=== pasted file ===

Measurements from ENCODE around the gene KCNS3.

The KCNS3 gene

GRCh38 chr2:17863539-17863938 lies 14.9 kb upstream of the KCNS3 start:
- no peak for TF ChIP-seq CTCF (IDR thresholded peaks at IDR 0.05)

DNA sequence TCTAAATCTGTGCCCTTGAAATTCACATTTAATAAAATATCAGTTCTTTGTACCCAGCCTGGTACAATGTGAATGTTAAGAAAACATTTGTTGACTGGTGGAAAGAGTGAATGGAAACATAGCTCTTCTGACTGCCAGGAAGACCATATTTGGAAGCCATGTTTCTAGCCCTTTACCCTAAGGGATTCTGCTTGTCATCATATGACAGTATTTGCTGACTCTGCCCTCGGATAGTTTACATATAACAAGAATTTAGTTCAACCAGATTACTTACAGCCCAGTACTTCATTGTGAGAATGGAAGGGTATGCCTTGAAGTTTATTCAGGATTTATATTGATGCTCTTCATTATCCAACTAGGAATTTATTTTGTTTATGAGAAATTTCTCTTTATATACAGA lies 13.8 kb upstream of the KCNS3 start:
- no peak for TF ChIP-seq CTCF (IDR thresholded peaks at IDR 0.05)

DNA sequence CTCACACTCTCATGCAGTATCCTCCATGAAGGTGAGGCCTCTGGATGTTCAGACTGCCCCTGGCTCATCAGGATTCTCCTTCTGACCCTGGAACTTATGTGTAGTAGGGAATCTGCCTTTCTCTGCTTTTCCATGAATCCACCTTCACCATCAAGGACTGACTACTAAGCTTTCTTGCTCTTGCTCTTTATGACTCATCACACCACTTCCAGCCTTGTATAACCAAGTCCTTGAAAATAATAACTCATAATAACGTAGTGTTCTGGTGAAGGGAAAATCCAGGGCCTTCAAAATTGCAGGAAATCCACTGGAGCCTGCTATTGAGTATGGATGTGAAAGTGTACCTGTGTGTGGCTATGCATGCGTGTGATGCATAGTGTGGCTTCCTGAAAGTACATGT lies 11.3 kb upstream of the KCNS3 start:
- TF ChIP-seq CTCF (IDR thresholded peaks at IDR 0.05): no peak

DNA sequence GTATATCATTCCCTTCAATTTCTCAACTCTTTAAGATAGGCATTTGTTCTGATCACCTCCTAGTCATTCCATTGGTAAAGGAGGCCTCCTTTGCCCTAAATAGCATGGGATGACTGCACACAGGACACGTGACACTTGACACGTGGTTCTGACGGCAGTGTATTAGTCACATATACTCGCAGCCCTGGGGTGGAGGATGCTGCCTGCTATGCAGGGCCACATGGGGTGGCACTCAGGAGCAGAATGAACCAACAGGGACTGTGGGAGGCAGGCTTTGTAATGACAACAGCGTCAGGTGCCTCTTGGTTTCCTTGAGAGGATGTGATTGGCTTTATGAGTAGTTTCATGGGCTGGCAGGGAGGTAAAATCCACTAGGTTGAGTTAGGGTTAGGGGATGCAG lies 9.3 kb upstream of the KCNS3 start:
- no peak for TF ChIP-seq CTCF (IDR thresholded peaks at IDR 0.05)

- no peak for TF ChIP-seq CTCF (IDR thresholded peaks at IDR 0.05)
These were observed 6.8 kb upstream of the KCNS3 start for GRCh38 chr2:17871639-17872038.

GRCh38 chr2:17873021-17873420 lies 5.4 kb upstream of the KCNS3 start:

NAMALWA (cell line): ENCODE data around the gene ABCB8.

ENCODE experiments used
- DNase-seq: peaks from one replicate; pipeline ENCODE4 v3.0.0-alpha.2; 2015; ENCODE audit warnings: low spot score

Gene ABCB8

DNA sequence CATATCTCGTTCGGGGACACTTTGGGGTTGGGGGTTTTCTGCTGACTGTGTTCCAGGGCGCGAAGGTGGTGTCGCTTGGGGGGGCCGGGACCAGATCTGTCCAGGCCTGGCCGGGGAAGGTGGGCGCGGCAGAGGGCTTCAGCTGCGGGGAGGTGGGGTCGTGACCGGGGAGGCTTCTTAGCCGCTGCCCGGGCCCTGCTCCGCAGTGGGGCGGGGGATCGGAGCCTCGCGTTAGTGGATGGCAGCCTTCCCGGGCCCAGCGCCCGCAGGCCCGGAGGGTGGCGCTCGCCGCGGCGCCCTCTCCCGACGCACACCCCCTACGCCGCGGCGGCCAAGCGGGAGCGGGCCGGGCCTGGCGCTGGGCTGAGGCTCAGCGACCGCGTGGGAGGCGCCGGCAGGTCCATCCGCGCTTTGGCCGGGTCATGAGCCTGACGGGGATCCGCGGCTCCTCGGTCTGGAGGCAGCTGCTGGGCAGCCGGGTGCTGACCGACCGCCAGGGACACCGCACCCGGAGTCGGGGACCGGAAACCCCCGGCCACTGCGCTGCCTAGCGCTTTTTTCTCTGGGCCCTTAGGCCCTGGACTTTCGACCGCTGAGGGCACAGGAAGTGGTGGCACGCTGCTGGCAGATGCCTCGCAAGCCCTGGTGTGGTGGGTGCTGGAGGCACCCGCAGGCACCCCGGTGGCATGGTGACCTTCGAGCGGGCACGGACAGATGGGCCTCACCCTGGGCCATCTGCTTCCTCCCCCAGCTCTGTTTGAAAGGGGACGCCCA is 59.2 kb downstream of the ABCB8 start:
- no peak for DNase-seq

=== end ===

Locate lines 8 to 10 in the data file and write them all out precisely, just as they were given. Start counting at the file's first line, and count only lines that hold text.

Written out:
- TF ChIP-seq CTCF (IDR thresholded peaks at IDR 0.05): no peak

DNA sequence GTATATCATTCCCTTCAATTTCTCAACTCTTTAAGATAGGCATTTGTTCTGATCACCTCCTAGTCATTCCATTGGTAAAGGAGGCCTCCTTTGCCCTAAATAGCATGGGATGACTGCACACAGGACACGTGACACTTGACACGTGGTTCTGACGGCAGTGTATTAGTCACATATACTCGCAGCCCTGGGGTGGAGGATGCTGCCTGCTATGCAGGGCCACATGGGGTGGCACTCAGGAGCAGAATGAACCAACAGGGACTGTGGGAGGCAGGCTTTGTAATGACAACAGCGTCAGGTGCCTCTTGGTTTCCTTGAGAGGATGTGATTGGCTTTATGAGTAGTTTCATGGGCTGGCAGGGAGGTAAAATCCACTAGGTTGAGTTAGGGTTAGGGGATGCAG lies 9.3 kb upstream of the KCNS3 start:
- no peak for TF ChIP-seq CTCF (IDR thresholded peaks at IDR 0.05)